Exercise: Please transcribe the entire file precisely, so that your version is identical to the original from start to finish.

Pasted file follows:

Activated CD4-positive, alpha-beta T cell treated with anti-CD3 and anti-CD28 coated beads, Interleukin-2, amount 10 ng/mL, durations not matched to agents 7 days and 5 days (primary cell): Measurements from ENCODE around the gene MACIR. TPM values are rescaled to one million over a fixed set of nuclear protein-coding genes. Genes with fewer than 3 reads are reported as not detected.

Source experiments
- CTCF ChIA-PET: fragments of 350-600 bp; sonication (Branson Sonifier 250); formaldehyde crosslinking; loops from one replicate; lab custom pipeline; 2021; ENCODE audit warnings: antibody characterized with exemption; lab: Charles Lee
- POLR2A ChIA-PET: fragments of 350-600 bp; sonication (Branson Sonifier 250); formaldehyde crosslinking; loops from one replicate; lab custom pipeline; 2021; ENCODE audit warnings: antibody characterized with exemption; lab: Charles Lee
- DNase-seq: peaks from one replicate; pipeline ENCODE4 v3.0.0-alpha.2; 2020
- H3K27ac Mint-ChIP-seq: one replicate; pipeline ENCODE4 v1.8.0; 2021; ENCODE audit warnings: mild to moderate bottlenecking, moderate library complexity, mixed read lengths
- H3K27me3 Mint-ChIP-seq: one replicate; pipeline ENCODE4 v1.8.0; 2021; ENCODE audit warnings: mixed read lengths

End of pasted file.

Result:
Activated CD4-positive, alpha-beta T cell treated with anti-CD3 and anti-CD28 coated beads, Interleukin-2, amount 10 ng/mL, durations not matched to agents 7 days and 5 days (primary cell): Measurements from ENCODE around the gene MACIR. TPM values are rescaled to one million over a fixed set of nuclear protein-coding genes. Genes with fewer than 3 reads are reported as not detected.

Source experiments
- CTCF ChIA-PET: fragments of 350-600 bp; sonication (Branson Sonifier 250); formaldehyde crosslinking; loops from one replicate; lab custom pipeline; 2021; ENCODE audit warnings: antibody characterized with exemption; lab: Charles Lee
- POLR2A ChIA-PET: fragments of 350-600 bp; sonication (Branson Sonifier 250); formaldehyde crosslinking; loops from one replicate; lab custom pipeline; 2021; ENCODE audit warnings: antibody characterized with exemption; lab: Charles Lee
- DNase-seq: peaks from one replicate; pipeline ENCODE4 v3.0.0-alpha.2; 2020
- H3K27ac Mint-ChIP-seq: one replicate; pipeline ENCODE4 v1.8.0; 2021; ENCODE audit warnings: mild to moderate bottlenecking, moderate library complexity, mixed read lengths
- H3K27me3 Mint-ChIP-seq: one replicate; pipeline ENCODE4 v1.8.0; 2021; ENCODE audit warnings: mixed read lengths